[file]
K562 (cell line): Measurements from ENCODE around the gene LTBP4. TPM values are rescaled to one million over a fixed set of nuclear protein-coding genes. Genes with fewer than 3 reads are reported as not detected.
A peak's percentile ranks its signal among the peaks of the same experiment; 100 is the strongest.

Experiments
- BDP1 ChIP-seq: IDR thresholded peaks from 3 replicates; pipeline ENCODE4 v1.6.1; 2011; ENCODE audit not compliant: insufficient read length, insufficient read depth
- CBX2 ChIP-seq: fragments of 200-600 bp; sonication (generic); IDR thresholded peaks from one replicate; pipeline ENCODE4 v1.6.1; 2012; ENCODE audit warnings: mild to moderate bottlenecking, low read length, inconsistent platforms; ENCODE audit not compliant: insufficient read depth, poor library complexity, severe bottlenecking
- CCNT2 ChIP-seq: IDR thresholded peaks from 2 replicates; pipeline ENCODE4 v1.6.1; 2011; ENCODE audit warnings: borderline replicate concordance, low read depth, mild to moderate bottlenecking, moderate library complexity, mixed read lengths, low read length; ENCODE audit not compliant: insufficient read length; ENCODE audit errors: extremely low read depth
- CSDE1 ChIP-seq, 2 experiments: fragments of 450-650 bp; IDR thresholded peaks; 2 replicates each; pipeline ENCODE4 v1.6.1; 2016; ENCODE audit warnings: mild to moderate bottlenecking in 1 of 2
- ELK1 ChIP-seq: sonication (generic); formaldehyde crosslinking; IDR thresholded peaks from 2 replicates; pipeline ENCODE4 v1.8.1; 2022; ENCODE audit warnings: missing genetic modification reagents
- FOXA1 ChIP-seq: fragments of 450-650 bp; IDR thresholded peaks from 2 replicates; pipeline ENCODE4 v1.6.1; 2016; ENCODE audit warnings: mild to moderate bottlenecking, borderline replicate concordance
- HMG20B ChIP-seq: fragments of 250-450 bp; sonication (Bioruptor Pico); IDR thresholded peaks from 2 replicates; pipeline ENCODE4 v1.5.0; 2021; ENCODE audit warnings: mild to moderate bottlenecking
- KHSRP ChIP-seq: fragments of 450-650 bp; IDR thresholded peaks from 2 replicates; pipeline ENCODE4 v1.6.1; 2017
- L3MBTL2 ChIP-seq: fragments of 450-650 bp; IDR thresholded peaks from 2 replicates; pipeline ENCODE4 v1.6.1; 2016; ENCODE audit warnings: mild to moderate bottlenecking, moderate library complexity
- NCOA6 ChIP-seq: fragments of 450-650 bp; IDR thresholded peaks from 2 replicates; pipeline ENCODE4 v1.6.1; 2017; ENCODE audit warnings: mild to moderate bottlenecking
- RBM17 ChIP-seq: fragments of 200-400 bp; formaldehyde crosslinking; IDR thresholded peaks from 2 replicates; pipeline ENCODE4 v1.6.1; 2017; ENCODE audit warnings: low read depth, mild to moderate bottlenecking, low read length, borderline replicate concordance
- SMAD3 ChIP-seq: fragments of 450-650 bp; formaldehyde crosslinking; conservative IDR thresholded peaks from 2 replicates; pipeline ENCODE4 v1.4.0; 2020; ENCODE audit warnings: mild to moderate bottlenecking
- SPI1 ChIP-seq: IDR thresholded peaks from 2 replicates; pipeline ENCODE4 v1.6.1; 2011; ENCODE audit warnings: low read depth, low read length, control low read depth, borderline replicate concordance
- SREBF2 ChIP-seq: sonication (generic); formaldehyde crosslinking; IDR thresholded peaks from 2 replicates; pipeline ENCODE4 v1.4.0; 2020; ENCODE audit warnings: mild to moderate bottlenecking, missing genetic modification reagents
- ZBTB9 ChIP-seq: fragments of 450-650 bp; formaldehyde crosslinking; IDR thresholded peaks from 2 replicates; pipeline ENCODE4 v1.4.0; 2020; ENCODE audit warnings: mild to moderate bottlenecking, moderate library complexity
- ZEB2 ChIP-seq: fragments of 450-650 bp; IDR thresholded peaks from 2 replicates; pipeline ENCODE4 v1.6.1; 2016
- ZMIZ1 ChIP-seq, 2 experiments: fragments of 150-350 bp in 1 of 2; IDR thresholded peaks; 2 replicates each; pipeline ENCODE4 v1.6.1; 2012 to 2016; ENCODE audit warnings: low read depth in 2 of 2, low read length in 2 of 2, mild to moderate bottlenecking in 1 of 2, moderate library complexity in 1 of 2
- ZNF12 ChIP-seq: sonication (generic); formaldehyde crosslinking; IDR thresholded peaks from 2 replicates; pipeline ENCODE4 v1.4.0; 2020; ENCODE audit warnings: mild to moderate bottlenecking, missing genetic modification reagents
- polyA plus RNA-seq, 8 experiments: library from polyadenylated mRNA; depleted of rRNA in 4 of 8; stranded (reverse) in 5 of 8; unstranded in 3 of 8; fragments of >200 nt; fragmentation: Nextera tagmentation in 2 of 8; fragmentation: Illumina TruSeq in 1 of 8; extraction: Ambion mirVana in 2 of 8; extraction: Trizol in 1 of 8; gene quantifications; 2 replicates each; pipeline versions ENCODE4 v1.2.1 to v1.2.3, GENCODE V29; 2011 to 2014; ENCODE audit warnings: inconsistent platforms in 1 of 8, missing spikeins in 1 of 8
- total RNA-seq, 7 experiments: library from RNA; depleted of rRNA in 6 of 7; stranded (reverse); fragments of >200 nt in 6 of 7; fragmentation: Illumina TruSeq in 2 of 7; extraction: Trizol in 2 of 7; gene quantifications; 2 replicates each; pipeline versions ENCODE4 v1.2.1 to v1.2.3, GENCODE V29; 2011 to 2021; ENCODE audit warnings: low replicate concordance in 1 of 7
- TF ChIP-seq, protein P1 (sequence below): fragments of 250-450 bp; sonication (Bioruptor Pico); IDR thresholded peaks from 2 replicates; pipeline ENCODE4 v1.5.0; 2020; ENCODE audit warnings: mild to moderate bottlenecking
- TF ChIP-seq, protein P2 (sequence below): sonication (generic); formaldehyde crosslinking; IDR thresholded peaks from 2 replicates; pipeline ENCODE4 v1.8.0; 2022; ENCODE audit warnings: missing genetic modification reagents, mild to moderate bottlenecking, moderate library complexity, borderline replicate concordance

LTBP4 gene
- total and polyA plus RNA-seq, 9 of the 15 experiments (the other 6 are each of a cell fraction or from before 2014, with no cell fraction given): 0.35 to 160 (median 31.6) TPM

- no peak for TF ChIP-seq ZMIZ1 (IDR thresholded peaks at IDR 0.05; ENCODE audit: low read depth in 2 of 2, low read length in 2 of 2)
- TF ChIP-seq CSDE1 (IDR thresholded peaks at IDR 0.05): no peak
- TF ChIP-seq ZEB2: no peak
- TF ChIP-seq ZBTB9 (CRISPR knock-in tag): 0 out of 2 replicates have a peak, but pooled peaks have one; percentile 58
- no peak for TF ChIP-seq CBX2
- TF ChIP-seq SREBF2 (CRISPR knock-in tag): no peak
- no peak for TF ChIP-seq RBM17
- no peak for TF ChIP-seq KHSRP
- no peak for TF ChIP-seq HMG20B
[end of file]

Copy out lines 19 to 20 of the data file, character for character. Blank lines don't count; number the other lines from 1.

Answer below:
- ZEB2 ChIP-seq: fragments of 450-650 bp; IDR thresholded peaks from 2 replicates; pipeline ENCODE4 v1.6.1; 2016
- ZMIZ1 ChIP-seq, 2 experiments: fragments of 150-350 bp in 1 of 2; IDR thresholded peaks; 2 replicates each; pipeline ENCODE4 v1.6.1; 2012 to 2016; ENCODE audit warnings: low read depth in 2 of 2, low read length in 2 of 2, mild to moderate bottlenecking in 1 of 2, moderate library complexity in 1 of 2